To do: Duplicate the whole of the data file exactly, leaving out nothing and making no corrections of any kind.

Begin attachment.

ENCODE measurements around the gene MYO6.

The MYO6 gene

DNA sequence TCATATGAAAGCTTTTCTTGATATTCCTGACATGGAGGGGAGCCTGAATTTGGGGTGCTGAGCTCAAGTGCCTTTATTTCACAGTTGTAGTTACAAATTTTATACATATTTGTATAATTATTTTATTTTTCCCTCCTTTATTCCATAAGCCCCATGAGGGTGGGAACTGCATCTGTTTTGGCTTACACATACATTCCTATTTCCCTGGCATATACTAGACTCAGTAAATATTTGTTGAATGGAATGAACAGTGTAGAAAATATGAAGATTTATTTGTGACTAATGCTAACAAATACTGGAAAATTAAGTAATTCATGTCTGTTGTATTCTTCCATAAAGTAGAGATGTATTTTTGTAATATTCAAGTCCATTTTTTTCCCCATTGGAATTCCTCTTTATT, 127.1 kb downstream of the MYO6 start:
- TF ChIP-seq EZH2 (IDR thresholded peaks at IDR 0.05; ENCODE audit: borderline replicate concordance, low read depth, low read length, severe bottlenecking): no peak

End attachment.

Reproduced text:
ENCODE measurements around the gene MYO6.

The MYO6 gene

DNA sequence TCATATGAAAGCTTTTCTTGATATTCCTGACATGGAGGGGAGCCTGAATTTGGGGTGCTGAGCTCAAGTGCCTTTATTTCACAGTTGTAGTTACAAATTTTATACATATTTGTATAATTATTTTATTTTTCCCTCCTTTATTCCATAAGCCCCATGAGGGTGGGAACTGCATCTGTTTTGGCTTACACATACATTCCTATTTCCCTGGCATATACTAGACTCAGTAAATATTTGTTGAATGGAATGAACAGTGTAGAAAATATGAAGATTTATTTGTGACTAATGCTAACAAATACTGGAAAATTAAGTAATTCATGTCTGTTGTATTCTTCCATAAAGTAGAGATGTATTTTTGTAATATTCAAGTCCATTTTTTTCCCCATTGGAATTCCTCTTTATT, 127.1 kb downstream of the MYO6 start:
- TF ChIP-seq EZH2 (IDR thresholded peaks at IDR 0.05; ENCODE audit: borderline replicate concordance, low read depth, low read length, severe bottlenecking): no peak